First, the crazy genius of markets is that they democratize, or socialize, the benefits of production rather than socialize the means of production. It’s easiest to see this with price competition, but it occurs with quality competition also. The prisoner’s-dilemma incentive structure created by markets induces business owners to dissipate their profits (beyond those minimally needed to stay in business) through lower prices. Everybody throughout society has access to these lower prices. Further, as profits are democratized through the market in the form of lowers prices, everybody’s dollar goes further. The same nominal wage for a worker will purchase more goods and services as these profits are dissipated through price competition. Living standards go up even though nominal wages may not.

The economic case for cartels typically revolves around protecting businesses from “ruinous competition” (that is, the market’s prisoner’s dilemma) for the stated purpose of providing higher wages to workers. (While the stated goal is usually to increase wages, truth be told, cartels rarely hurt owner profits as well.) Yet these gains—while they can be real for the workers in the cartelized industry —are distributed far less democratically than the market distributes those same gains. The gains are limited to the workers in the cartelized market rather than distributed to everyone in society.

Like other regulatory tools, markets are not always optimal, just as taxes, or subsidies, or civil or criminal penalties are not always the right regulatory tool for every situation.

The impact of cartelization is not simply a matter of redistributing gains from everyone throughout society to a privileged set of owners and workers in cartelized industries. Added to the redistribution of gains from all to some, cartels also shrink the size of the economic pie that gets distributed.

The problem with cartelization relative to the regulatory effects of market competition is that cartels raise prices and reduce supply. The supply reduction and increased prices, which is the very purpose of cartels, creates a deadweight loss that market pricing does not create. Essentially, the economic pie is smaller with cartels than with markets because cartels stymie the prisoner’s-dilemma aspect of markets. Basically, the democratic pricing systems generated by the regulation of market competition provide more benefits for people than prices under a cartel system.

The point is not that markets are a panacea for whatever economic problems exist. Like other regulatory tools, markets are not always optimal, just as taxes, or subsidies, or civil or criminal penalties are not always the right regulatory tool for every situation. And market failures can arise from externalities, asymmetric information, non-existent or incomplete markets, and more. (Though not all market failures invite a government response. It depends. There is, after all, “government failure” as well as “market failure.”)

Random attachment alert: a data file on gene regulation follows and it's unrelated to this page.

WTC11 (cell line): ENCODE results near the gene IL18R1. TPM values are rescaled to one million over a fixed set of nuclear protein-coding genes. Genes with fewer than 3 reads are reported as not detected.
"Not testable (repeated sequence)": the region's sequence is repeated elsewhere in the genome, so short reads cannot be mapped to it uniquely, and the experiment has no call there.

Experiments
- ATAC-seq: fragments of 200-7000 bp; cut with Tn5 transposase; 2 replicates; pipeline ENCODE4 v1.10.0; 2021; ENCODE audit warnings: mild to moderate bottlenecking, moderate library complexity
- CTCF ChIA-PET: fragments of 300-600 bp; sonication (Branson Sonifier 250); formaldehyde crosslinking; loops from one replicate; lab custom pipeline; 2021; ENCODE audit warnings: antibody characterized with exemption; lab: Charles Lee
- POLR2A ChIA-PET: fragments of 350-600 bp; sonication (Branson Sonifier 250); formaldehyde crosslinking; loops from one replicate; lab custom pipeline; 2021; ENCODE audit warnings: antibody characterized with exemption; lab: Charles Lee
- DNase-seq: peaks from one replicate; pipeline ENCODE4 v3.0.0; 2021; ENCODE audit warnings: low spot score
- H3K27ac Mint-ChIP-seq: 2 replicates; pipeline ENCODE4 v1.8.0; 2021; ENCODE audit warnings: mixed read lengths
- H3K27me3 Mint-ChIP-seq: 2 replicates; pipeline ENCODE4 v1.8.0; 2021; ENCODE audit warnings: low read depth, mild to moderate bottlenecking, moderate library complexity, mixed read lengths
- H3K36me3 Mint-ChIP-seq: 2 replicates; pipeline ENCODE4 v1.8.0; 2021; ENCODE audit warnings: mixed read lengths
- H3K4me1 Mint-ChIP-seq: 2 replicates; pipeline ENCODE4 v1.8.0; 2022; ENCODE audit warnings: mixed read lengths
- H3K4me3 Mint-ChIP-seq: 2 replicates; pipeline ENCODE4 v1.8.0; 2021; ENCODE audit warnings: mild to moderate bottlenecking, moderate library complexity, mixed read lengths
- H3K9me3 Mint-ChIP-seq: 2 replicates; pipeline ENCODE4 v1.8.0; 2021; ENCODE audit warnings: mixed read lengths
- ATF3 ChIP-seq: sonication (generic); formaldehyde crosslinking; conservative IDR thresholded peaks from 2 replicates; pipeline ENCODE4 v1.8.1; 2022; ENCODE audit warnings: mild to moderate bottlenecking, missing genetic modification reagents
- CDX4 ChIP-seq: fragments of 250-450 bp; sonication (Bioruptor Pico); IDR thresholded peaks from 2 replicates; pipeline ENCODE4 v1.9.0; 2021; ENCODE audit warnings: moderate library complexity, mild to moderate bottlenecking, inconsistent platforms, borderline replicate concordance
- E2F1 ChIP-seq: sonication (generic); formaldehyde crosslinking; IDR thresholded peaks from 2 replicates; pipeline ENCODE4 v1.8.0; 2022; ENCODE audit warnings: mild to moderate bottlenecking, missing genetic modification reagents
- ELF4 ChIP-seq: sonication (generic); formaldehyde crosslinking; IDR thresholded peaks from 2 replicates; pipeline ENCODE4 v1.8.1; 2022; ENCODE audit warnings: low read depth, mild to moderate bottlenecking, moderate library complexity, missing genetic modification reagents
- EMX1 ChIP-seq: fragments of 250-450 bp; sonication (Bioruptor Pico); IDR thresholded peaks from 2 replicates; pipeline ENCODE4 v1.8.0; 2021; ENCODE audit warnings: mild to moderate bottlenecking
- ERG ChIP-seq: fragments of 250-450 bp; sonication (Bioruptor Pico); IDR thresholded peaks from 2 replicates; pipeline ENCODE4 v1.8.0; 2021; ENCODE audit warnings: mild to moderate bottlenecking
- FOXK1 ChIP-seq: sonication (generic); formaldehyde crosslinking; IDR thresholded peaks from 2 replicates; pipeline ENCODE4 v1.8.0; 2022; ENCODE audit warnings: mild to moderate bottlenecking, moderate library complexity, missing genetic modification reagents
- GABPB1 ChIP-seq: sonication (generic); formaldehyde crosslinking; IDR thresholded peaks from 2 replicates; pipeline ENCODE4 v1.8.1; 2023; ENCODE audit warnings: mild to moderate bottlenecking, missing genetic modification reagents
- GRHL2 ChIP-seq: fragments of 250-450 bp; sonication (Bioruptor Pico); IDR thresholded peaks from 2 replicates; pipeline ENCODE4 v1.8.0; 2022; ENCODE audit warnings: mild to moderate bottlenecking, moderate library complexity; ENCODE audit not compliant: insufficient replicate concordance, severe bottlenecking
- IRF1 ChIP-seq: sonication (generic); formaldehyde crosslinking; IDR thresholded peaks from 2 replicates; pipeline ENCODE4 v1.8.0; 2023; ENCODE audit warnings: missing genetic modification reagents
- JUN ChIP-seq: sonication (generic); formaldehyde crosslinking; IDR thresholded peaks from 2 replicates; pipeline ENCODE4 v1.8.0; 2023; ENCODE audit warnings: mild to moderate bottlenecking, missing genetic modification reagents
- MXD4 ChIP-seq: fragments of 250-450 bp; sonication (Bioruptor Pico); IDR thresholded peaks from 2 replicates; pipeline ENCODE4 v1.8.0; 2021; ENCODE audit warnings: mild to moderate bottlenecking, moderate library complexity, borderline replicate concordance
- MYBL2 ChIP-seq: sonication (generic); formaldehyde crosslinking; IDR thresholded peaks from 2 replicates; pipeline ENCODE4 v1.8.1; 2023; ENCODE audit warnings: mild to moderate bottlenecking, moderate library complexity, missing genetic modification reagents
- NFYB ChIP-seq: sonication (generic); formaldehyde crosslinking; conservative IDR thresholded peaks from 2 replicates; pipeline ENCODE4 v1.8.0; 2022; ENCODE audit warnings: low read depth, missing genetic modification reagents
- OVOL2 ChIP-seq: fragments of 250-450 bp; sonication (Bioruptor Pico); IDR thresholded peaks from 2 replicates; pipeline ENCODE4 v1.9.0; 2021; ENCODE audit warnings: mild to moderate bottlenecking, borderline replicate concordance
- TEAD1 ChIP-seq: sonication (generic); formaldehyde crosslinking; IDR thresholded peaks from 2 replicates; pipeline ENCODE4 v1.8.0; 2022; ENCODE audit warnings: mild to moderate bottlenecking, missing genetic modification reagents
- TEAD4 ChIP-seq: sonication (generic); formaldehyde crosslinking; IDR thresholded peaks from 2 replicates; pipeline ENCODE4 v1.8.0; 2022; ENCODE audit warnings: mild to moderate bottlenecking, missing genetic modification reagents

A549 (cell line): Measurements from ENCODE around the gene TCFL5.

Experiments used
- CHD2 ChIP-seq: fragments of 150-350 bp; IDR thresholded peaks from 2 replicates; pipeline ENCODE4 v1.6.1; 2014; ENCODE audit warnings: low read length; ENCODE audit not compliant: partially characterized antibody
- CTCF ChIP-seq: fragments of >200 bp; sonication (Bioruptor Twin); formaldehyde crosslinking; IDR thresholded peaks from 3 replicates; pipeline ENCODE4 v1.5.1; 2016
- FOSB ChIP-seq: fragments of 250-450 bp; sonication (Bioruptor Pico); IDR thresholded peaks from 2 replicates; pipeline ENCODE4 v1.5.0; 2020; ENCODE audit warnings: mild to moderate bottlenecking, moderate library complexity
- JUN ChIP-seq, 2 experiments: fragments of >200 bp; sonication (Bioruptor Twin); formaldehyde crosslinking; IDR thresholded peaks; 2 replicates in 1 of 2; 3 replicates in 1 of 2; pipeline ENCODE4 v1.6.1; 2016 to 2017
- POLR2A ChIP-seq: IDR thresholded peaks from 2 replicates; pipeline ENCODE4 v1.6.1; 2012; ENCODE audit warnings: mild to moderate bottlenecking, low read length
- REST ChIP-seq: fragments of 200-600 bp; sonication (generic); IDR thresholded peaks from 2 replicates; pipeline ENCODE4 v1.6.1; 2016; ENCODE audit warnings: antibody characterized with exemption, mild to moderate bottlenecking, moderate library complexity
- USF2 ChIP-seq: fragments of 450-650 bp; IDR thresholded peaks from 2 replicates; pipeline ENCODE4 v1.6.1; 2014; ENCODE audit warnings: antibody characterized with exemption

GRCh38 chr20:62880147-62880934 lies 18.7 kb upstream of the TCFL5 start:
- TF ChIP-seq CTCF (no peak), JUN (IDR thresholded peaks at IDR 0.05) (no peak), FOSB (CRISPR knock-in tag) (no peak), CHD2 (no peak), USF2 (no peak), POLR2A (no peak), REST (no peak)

Rather, the point is that for those on both the left and the right who aim to promote the public welfare, markets should not be thought of merely as objects of regulation. Markets themselves are powerful regulatory tools. They’re so powerful, in fact, that those subject to their prisoner’s-dilemma like incentive structures recoil from them, and want to be protected from them. But the regulatory effects of markets are powerful not because they indulge self-interest, but because their incentive structures exploit that very same self-interest for the public’s benefit. 

Reader Discussion

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on November 06, 2020 at 13:43:05 pm

Informative essay, and it captures well the difference between socialism and capitalism. But it misses the essential divide between devotees of the virtues of capitalism, those who support free markets and a level competitive playing field that benefit all producers and consumers and the national well-being (common good capitalists) and those who support government intrusion in markets to favor some producers and some consumers, to the detriment of the common good and national well-being (free-renters and crony capitalists.) The "prisoners' dilemma" to which Rogers devotes his essay fails to reflect this existential economic divide. Nor does the "prisoners' dilemma" work as Rogers predicts. It assumes competing, mutually exclusive goals for the cops and the crooks, which is no longer the case. The "prisoners' dilemma" does not work as predicted when the cops and the prisoners collude, which is what has happened 1) with globalism and its the outsourcing of US jobs, 2) with the outsourcing to Red China of US national security and 3) with Big Government legislation and regulation which favors Big Banks, Big tech and Wall Street and the ruling class and the wealthy elite, while harming the middle class, the vast majority of producers, workers and consumers, and the national well-being.

Professor Rogers recognizes these realities with his use of the following language:
"(It is worth repeating that some prisoner’s dilemmas can be suboptimal for society as well, as with negative externalities like pollution.)"
"Businesses want to limit or stop market competition if they can because of the markets’ prisoner’s-dilemma incentive structure."
"Markets themselves are powerful regulatory tools. They’re so powerful, in fact, that those subject to their prisoner’s-dilemma like incentive structures recoil from them, and want to be protected from them."

Yet Rogers fails to address these factors which are decisive for addressing who's right in the ever-growing rift between common good conservatives vs. Establishment Republicans, a rift around which the Trump phenomenon arose and which has now reshaped the Republican Party into the party of the common man and woman, the working class, racial minorities, the entrepreneur, and small business and redefined the Democrat Party into the party of government intervention for the benefit of the wealthy and the ruling class.
Big subject with lots to write about, Perhaps Professor Rogers will do it in a later essay.

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paladin
on November 07, 2020 at 12:04:47 pm